As a tourist destination, Bali is an island of superlatives. Whether you’ve been to Bali or not, it seems to show up on most wish lists for a first visit or a return.
Of course, Bali is included in the book 1000 Places To See Before You Die, and the authors say of the idyllic island:
“Serendipity will lead you to the haunting rhythms of a practicing village gamelan orchestra, past a procession of lithe women carrying impossibly high baskets of fruit offerings on their heads to the local temple, to preparations for a celebration that turns out to be a cremation.”
The island is world-renowned for its transcendent beauty, but the people and their fascinating culture also draws visitors from around the globe.
Bali is a tiny dot of Hinduism in Indonesia’s far-flung Muslim archipelago. The version of Hinduism practiced in Bali is unique, and it plays an important, integral part in daily life. In addition to the normal pantheon of Hindu gods and goddesses, beliefs have been incorporated from Buddhism and Animism (every living thing has a soul), as well as ancestor worship.
The Balinese faithful believe that on any given day, the world around their house or business is awash in spirits, both good and evil. And they’re devoted to daily rituals and ceremonies that ensure these diverse gods and spirits are either pleased or appeased. These daily rites add an exotic mystique that permeates the place and captures most visitors’ hearts.
Spirits and ancestors are revered, and a sacred place is made for them inside the family’s compound in an altar and shrine.
These steps mark a clear path to the household altar…
…where Canang Sari, offerings of flowers, food, and incense, are placed daily.
Intricate, flower-festooned shrines stand prominently in front of businesses, no matter how busy the road. They’re the Balinese equivalent of Thai Spirit Houses, and serve the same function: a home for the protective spirits that watches over things.
A deep respect for nature and the spirit world inspires craftsmen to build the shrines from all natural elements – bamboo, palm fronds, banana leaves, and flowers.
Lining the streets in front of home and businesses alike are penjors; ornate bamboo poles which are constructed by the men in the house. The height of the penjors ensures that their fronds wave in the gentle breeze as a reminder, as well as a celebration, for the victory of Dharma over Adharma – basically, good over evil.
The level of religious devotion in Bali and its pivotal role in daily life allows visitors a peek into a complex society. The ceremonies and the sheer number of ritual displays around town makes even a casual walk a study in culture, as well as a reminder that some people give religion more than lip service.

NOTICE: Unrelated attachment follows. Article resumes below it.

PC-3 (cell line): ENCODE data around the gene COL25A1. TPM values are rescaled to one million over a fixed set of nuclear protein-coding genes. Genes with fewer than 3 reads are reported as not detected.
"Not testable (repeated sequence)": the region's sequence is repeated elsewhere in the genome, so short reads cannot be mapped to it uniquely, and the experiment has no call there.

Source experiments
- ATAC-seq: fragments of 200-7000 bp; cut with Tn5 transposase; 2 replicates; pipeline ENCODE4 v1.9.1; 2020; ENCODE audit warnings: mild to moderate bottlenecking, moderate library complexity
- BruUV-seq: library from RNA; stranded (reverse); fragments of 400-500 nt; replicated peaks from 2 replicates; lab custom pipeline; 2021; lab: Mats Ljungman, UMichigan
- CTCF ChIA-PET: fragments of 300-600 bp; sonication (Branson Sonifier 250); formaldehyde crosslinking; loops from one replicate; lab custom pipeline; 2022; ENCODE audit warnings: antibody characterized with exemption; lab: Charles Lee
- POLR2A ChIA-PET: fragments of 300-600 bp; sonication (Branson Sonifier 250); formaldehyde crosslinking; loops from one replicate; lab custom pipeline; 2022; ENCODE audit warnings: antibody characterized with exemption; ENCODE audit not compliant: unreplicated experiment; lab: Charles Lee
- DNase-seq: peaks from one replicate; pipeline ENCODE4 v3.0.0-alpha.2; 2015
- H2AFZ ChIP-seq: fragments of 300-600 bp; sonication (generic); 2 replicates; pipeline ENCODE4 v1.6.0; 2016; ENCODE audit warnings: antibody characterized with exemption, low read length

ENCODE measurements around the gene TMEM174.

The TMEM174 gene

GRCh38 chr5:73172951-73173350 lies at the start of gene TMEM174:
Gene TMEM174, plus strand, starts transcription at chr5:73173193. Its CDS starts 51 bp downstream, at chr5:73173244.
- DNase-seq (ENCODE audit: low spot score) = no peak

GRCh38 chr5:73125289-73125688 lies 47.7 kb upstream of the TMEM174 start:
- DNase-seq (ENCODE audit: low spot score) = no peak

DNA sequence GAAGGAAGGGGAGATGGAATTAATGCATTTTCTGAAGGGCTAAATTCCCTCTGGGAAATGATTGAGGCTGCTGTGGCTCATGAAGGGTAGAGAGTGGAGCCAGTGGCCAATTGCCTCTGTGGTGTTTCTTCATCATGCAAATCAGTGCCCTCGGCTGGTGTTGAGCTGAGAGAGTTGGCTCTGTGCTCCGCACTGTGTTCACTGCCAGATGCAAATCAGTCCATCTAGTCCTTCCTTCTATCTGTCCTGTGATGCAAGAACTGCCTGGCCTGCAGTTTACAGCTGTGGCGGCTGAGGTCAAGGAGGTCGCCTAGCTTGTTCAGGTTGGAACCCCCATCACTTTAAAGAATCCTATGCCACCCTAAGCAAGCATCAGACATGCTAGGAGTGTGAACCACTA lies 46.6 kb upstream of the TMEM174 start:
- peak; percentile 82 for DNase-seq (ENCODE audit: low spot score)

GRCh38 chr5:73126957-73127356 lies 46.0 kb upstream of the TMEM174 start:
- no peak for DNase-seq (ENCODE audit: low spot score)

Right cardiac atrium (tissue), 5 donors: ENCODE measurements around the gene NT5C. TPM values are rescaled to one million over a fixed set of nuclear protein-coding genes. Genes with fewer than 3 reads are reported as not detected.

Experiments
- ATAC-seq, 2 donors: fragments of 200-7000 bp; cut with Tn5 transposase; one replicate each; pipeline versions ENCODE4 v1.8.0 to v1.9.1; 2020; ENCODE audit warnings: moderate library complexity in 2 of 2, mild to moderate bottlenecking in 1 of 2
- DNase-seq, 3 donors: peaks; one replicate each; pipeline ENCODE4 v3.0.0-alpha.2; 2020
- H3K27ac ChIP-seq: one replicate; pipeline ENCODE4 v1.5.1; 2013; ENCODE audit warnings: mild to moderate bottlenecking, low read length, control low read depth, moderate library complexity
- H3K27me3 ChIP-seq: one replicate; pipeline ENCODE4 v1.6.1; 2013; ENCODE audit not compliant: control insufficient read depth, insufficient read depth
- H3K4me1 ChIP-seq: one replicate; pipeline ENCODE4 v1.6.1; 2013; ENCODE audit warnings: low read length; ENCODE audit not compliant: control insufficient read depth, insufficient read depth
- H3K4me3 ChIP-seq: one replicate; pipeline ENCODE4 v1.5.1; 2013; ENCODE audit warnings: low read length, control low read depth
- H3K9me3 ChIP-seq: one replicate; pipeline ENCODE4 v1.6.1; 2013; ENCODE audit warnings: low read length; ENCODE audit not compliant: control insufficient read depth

Our friend Tricia Mitchell at Travels With Tricia spent a wonderful time in Bali and captured the essence of one of our favorite rituals in her post An Offering Basket Procession. You will be charmed by her stunning photos.
James and Terri
1. Graham Crumb http://imagicity.com via Wikimedia Commons
2. Guillaume via Wikimedia Commons
3. VasenkaPhotography via Wikimedia Commons
Knowing gods are all around and making them part of one’s daily lives sounds like a highway to good and peaceful lives and societies. Is that reallly the case?
On both our trips, we spent all our time in Ubud, and it seemed harmonious when we were there. Of course, as in all societies, there are believers and non-believers, good and bad, and I’m sure that it’s no different in Bali. But as an outside observer, it certainly seemed a peaceful place. ~James
We loved Bali and were especially glad to see places away from Kuta Beach, which is mostly a tourist trap.
Peggy, we had read about Kuta, and knew in advance that we wanted no part of that scene. We spent all our time in Ubud, and hopefully, on the next trip we can get around the island a bit more. ~James
When you love a place you visit, you are the best ambassadors – and that is exactly what you’re doing with your Bali posts. Thanks for a tag-along visit!
Thanks Susan. Bali is one of those places where I wouldn’t hesitate being an ambassador. Maybe I should send a link to this post to the Ubud Chamber of Commerce for a reduced hotel rate on the next trip. 😉 ~James
Sacred places for believers, and fascinating for non-believers:) Nice photos!
Thanks Christie. That’s the perfect description of Bali. ~James
I enjoyed your comments and photos immensely.
Thanks David. Bali is a very photogenic place. As you can tell from the photos, some of the interesting sights are large and obvious, and some are in the details. It also helps that Ubud is the artistic center of the island. ~James
Without meaning any disrespect, the cremation tower, from a North American eye, reminds me of a circus scene. It looks as though some wild party is going on inside and perhaps in a sense there is. I imagine should I get to Bali I will walk around open mouthed bumping into people on the street. Yes I think I would blend in beautifully. 🙂
Sue, we didn’t see a cremation while we were in Bali, but we’ve seen the end result on the banks of the Ganges River in the holy city of Varanasi, India. I respect the HIndus for their beliefs, and in fact, I plan on being cremated myself. But it’s not necessarily a process that I want to observe. But these ceremonies are deliberately planned to be a public display – a celebration really. So, no disrespect taken. ~James